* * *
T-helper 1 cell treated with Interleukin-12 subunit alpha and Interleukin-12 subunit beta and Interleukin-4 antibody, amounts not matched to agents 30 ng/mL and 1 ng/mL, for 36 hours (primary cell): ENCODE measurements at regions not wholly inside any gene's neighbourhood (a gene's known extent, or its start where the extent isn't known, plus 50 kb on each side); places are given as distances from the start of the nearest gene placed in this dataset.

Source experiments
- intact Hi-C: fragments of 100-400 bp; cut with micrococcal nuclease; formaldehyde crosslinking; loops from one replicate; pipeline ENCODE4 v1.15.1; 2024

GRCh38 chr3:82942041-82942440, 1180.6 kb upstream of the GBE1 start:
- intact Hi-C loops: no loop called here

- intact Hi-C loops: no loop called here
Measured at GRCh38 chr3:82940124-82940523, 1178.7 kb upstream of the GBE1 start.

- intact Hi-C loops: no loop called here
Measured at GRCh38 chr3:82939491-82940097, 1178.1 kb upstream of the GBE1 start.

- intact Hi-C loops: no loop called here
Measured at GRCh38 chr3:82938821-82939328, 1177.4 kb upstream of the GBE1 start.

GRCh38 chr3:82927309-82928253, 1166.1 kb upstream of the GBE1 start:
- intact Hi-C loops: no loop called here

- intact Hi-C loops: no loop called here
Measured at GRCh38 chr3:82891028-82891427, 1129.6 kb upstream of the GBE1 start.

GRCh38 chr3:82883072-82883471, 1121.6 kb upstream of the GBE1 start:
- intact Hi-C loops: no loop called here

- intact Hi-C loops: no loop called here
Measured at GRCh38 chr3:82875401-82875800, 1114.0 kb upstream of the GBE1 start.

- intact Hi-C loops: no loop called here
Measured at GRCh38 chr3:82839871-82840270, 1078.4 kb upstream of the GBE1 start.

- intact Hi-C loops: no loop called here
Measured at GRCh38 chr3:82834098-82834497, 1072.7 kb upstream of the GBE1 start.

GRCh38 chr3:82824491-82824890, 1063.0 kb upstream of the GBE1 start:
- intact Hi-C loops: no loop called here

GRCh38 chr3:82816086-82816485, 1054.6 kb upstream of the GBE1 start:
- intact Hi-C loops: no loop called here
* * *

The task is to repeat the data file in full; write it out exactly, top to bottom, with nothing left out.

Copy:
T-helper 1 cell treated with Interleukin-12 subunit alpha and Interleukin-12 subunit beta and Interleukin-4 antibody, amounts not matched to agents 30 ng/mL and 1 ng/mL, for 36 hours (primary cell): ENCODE measurements at regions not wholly inside any gene's neighbourhood (a gene's known extent, or its start where the extent isn't known, plus 50 kb on each side); places are given as distances from the start of the nearest gene placed in this dataset.

Source experiments
- intact Hi-C: fragments of 100-400 bp; cut with micrococcal nuclease; formaldehyde crosslinking; loops from one replicate; pipeline ENCODE4 v1.15.1; 2024

GRCh38 chr3:82942041-82942440, 1180.6 kb upstream of the GBE1 start:
- intact Hi-C loops: no loop called here

- intact Hi-C loops: no loop called here
Measured at GRCh38 chr3:82940124-82940523, 1178.7 kb upstream of the GBE1 start.

- intact Hi-C loops: no loop called here
Measured at GRCh38 chr3:82939491-82940097, 1178.1 kb upstream of the GBE1 start.

- intact Hi-C loops: no loop called here
Measured at GRCh38 chr3:82938821-82939328, 1177.4 kb upstream of the GBE1 start.

GRCh38 chr3:82927309-82928253, 1166.1 kb upstream of the GBE1 start:
- intact Hi-C loops: no loop called here

- intact Hi-C loops: no loop called here
Measured at GRCh38 chr3:82891028-82891427, 1129.6 kb upstream of the GBE1 start.

GRCh38 chr3:82883072-82883471, 1121.6 kb upstream of the GBE1 start:
- intact Hi-C loops: no loop called here

- intact Hi-C loops: no loop called here
Measured at GRCh38 chr3:82875401-82875800, 1114.0 kb upstream of the GBE1 start.

- intact Hi-C loops: no loop called here
Measured at GRCh38 chr3:82839871-82840270, 1078.4 kb upstream of the GBE1 start.

- intact Hi-C loops: no loop called here
Measured at GRCh38 chr3:82834098-82834497, 1072.7 kb upstream of the GBE1 start.

GRCh38 chr3:82824491-82824890, 1063.0 kb upstream of the GBE1 start:
- intact Hi-C loops: no loop called here

GRCh38 chr3:82816086-82816485, 1054.6 kb upstream of the GBE1 start:
- intact Hi-C loops: no loop called here